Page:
Equine viral arteritis PCR test
equine assay data sheet
arteritis virus (EAV)
S0066 - Ultrasensitive qualitative detection of equine arteritis
virus by reverse transcription coupled real time polymerase chain
reaction. This assay detects but does not differentiate most known EAV
S0066 is included
P0013 - equine respiratory panel
and in P0024 - equine breeding panel
virus (EAV) is a positive stranded RNA virus in the family
Arteriviridae, order Nidovirales, and infects horses worldwide.
Sporadic respiratory disease and sudden death in foals, abortion in
mares, and mild or subclinical infections in adult horses (Del Piero,
2000) have been described resulting from this infection. Adult
stallions may become chronically infected; they can become a reservoir
and spread the virus via their semen (Timoney and McCollum, 1993).
Clinical signs of
EAV infection include depression, anorexia, jaundice, rash, nasal
discharge, cough, swelling of the lower limbs, scrotum or mammary
gland, periobital swelling and conjunctivitis (pink eye). Mares and
geldings eliminate infection within 21 to 30 days. However, 30-60 % of
infected stallions become carrriers and shed the virus in their semen.
Only one serotype
of EAV is reported, but there are several strains that differ in their
virulence and neutralization phenotype. Novel genetic variants of EAV
can arise during persistent infection of stallions, and the continued
movement of persistently infected stallions and infective semen have
created a requirement for rapid, sensitive and specific tests to
The presence of
EAV in the semen of carrier stallions can be detected by virus
isolation in cell culture or by test breeding of stallions to
susceptible mares but both techniques are time consuming, expensive
and cumbersome (Timoney and McCollum, 1993; Mann, 1997,1998).
Serologic detection of this virus is not reliable since the serologic
response of individual horses to EAV may vary with the infecting virus
strain and duration of infection (MacLachlan et al., 1998). Molecular
detection of EAV is a fast, specific and reliable method for
determining EAV infection status.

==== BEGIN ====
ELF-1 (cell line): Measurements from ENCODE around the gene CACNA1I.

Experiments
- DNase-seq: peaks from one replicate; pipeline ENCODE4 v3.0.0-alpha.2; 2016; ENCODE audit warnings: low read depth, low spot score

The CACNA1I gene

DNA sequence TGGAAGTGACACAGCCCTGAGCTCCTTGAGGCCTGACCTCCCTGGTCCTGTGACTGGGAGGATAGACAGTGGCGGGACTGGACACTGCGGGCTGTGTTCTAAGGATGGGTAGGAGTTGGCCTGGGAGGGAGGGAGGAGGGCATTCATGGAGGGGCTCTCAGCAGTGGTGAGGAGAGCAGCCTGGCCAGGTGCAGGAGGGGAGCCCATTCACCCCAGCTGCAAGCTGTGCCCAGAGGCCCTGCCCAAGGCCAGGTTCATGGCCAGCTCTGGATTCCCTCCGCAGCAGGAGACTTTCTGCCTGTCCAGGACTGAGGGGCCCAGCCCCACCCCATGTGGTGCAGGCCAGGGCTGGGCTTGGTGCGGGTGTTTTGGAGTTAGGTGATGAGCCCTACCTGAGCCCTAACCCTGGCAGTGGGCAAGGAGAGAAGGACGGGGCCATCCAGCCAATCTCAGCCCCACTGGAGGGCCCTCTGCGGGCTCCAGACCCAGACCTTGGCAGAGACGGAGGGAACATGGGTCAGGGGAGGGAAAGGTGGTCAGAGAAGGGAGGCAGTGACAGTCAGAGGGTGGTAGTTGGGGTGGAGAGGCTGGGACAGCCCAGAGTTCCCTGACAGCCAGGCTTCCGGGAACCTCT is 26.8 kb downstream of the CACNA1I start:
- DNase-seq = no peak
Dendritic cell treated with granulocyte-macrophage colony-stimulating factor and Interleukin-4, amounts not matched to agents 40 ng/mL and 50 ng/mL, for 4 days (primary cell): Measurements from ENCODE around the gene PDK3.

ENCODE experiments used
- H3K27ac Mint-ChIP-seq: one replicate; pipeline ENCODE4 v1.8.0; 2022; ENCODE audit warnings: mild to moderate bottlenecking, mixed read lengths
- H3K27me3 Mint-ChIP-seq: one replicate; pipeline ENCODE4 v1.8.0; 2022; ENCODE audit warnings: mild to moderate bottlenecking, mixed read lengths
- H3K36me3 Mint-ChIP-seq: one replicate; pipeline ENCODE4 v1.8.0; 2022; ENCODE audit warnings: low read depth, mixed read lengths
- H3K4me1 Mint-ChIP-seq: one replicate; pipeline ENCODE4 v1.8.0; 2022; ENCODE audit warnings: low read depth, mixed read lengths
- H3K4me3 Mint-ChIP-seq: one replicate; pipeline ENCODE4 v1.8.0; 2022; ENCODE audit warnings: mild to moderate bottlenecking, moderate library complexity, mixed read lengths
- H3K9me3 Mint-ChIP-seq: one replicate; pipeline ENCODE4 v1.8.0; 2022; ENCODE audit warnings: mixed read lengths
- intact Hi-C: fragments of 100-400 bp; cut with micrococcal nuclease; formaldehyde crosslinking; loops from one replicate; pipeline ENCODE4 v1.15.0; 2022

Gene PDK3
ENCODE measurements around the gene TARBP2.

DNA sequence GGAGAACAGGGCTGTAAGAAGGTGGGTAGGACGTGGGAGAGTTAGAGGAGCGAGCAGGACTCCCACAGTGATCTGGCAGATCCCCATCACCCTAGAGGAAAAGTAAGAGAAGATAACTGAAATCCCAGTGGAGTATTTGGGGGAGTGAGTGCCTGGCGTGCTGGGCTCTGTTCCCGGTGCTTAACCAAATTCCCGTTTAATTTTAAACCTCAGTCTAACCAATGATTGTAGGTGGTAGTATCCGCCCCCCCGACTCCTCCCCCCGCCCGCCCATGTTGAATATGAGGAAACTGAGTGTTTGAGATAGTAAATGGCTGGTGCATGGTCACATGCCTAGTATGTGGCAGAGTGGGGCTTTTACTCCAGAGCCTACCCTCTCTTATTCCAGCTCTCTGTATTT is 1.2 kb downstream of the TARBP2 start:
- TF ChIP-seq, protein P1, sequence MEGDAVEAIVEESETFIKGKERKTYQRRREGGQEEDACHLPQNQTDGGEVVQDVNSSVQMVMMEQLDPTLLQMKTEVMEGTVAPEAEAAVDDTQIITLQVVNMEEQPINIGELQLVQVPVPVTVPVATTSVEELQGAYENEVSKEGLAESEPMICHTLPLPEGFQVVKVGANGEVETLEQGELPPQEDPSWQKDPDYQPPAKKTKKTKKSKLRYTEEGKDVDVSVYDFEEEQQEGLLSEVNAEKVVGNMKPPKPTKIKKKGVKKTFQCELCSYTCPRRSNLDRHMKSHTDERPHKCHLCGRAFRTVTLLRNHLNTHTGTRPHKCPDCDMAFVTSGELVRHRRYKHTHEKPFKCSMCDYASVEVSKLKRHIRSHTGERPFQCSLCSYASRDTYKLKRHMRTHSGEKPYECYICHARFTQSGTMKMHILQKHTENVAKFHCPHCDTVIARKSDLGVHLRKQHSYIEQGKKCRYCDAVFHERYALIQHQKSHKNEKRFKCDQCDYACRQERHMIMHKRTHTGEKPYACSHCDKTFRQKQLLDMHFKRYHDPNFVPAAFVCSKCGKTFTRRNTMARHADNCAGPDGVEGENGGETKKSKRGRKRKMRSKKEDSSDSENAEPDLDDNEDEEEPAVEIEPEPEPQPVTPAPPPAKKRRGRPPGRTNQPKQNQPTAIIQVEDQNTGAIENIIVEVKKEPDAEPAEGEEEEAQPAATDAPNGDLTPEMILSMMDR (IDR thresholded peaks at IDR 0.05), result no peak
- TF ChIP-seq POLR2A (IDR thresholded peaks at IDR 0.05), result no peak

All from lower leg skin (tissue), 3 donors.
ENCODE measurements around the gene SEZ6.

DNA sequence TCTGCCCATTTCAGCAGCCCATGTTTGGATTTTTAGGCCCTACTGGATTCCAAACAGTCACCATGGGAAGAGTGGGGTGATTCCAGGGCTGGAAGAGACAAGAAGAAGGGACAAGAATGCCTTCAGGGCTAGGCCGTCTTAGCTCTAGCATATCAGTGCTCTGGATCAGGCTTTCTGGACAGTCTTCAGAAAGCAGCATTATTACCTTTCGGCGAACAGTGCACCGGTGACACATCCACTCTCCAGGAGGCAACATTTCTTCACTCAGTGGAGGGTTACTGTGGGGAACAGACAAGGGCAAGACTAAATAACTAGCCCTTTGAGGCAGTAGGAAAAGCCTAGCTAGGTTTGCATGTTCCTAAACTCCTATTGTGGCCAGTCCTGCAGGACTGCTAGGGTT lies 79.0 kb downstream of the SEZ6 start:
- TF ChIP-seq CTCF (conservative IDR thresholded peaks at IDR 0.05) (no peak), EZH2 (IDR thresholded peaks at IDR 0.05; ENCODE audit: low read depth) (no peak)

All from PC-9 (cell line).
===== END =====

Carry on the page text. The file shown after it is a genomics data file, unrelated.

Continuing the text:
Help confirm the disease causing agent
Shorten the time required to confirm a clinical
diagnosis of EAV infection.
Help ensure that horse populations are free of EAV
Early prevention of spread of this virus
Minimize personnel exposure to this virus
Safety monitoring of biological products that derive
Del Piero, F. (2000) Equine Viral Arteritis, review article. Vet.
MacLachlan, N.J., Balasuriya, U.B., Hedges,
J.F., Schweidler, T.M., McCollum, W.H., Timoney, P.J., Hullinger, P.J.
and Patton, J.F. (1998) Serologic Response of Horses to the Structural
Proteins of Equine Arteritis Virus. J Vet Diagn Invest. 10:229-36.
Mann, A.W. (1997) Addressing Equine Viral Arteritis in the United
States. Proc. Annu. Meet. U.S. Anim. Health Assoc., pp. 259–264.
Mann, A.W. (1998) Equine Viral Arteritis. Proc. Annu. Meet. U.S. Anim.
Health Assoc., pp. 314–316.
Timoney, P. J. and W. H. McCollum
(1993) Equine Viral Arteritis. Vet. Clin. N. Am. Equine Pract.
Nasopharyngeal swab, or 0.2 ml whole blood in EDTA (purple top) or ACD
(yellow top) tube, or 0.2 ml semen, or 0.2 ml fresh or frozen tissue.
For specimen types
other than those listed here, please call to confirm specimen
acceptability and shipping instructions.
For all specimen
types, if there will be a delay in shipping, or during very warm
weather, refrigerate specimens until shipped and ship with a cold pack
unless more stringent shipping requirements are specified. Frozen
specimens should be shipped so as to remain frozen in transit. See
shipping instructions for more
2 business days
transcription coupled real time PCR